HOUSTON — The end of the season for the Houston Rockets was in Dale Ellis' sights. This wasn't a very good place for it to be, thought Rocket forward Cedric Maxwell.
Trailing 108-107, all the Seattle SuperSonics had to do was get one more smooth jumper from Ellis to go through, carrying the Rockets down with it. But Ellis missed a soft 18-footer with 26 seconds to go, a shot that would have given Seattle a lead and possibly a victory that would have eliminated the Rockets from the playoffs.
Once the shot went long, Maxwell allowed himself a sigh of relief.
So how did you feel, Max?
"I guess it was kind of like the guy who pulls the switch on the electric chair and nothing happens," he said.
What happened instead is that the Rockets are still alive. Not by very much, but their 112-107 win over Seattle Tuesday night narrowed the SuperSonics' lead to 3-2 and forces a sixth game Thursday night at Seattle.
Ellis hasn't been missing much around here, not even since he was arrested last week after a skirmish with some off-duty policemen at a local bar.
"I just wanted to shoot it good," he said. "I should have made it. I'd like to shoot it over."
Sorry, but rules are rules and you can't do that. The Rockets, who survived even though they blew a 21-point lead, got two free throws from Robert Reid with nine seconds left and two more from Allen Leavell with no time left to keep the Rockets going in a series in which their prospects still don't look very good.
"They have to feel some confidence with the victory, but how much, well, I really don't know," Ellis said.
Neither do the Rockets, who were once in command with a 59-38 lead late in the first half, yet were staggering to the finish line.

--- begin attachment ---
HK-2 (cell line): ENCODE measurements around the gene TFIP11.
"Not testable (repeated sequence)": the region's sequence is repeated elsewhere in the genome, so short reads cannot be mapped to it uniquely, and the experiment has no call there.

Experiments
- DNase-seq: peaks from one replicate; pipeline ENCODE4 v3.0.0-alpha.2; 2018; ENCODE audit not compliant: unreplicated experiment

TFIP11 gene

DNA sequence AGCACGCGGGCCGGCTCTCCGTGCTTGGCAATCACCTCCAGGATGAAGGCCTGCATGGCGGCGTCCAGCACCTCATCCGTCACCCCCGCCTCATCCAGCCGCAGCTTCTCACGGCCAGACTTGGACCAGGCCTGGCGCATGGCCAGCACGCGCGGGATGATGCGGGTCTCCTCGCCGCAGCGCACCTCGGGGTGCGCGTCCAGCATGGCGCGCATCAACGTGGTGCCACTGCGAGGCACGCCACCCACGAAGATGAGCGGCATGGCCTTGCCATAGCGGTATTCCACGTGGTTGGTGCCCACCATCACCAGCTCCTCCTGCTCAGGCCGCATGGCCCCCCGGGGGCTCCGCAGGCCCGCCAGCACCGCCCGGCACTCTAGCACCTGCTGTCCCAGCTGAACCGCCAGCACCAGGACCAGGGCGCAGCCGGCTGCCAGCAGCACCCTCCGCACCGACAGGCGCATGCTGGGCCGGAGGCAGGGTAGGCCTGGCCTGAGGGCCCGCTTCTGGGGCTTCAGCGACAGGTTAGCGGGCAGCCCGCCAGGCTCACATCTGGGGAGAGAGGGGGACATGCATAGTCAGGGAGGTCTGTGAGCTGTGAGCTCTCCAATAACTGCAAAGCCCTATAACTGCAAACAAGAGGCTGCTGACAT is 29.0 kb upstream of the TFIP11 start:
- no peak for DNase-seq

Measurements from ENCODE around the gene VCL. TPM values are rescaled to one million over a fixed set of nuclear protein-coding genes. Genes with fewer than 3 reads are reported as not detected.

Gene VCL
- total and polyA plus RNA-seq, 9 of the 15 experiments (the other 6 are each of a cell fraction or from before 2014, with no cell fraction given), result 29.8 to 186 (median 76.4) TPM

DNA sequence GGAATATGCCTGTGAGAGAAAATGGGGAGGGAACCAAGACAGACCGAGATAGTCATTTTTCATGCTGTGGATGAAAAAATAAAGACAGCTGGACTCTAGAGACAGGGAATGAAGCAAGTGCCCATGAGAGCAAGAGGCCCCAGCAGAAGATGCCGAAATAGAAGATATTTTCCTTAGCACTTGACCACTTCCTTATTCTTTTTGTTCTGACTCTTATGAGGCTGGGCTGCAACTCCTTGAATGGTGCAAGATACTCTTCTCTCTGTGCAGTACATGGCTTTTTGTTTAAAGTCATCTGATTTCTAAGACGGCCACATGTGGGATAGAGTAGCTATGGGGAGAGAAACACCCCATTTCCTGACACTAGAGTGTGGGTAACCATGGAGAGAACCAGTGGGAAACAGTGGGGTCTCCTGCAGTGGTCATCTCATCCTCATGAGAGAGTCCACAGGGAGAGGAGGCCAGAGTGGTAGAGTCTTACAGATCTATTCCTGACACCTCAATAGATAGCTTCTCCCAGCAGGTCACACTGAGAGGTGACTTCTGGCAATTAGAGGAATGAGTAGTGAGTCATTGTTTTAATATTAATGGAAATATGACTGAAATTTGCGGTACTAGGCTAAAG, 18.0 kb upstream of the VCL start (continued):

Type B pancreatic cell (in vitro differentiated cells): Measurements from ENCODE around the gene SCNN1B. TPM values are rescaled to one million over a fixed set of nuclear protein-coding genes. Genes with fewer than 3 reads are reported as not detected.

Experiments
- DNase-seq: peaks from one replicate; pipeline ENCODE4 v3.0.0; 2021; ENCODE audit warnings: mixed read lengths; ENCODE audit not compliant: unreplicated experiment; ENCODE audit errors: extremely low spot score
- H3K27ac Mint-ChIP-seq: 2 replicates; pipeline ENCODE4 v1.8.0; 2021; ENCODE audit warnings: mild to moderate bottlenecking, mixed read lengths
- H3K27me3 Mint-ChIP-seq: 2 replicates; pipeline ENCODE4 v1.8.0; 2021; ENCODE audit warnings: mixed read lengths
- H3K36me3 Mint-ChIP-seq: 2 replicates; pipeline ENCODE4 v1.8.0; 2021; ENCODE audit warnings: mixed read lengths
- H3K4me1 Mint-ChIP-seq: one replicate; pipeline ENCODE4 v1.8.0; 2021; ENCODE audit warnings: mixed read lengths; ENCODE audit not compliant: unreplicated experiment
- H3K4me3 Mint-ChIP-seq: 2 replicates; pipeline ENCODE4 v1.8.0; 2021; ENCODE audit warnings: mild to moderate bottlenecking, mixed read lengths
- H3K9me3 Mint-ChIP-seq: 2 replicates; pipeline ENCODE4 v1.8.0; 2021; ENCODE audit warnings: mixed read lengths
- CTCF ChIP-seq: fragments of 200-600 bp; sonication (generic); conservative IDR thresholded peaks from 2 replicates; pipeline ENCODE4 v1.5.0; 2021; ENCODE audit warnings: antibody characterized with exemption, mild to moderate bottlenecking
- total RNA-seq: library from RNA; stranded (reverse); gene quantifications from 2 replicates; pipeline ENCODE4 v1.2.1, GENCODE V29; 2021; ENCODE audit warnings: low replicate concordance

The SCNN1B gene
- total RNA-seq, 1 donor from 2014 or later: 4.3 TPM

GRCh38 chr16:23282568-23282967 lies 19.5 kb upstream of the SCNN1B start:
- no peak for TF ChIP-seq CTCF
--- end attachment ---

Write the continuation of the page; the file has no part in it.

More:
"We're still one game back," Reid said. "We're still alive. As long as we're alive, we've still got a chance and that's all you can ask for."
Rocket center Akeem Olajuwon worked 44 minutes and put his time to good use. Olajuwon scored 26 points and blocked 7 shots, but forward Rodney McCray played even longer, 47 minutes, and came up with his first playoff triple-double: 24 points, 11 assists and 10 rebounds.
Ellis once again led the SuperSonics with 27 points, but forward Tom Chambers finished with only 15 points and just one of them was in the first half, which ended with the Rockets ahead, 66-56.
Ralph Sampson, scoring 10 of Houston's first 15 points, got the Rockets off to a quick start, but he got into foul trouble again and wound up with just 13 points. He played only 23 minutes and was scoreless in the second half.
Even at halftime, Seattle Coach Bernie Bickerstaff wasn't worried, basically because Ellis had played only nine minutes because he had three fouls.
"I think they (the Rockets) did a good job on him holding Dale to nine minutes," Bickerstaff said and laughed.
Ellis got loose in the second half for 16 points, and the SuperSonics moved back into the game. By the end of the third quarter, the Rocket lead was only 89-86. By the time Chambers coaxed a three-pointer to fall with 7:08 to go, Seattle had moved ahead for the first time, 97-96.
Leavell, who had nine points in the fourth quarter, kept the Rockets from fading and when Olajuwon made two free throws with 2:21 to play, Houston led, 108-105. Ellis' 20-footer cut the lead to one, but Seattle never got any closer.
Ellis missed his next jumper and after Reid's free throws put the Houston lead back to three, the SuperSonics were down to their last shot, which turned out to be a three-point attempt by Maurice Lucas.
"There were five guys out there for us," Lucas said. "I was the seventh option."
For the Rockets, though, they're nearly out of options.
"They can still have a bad game and come back," Leavell said. "We can't do either one."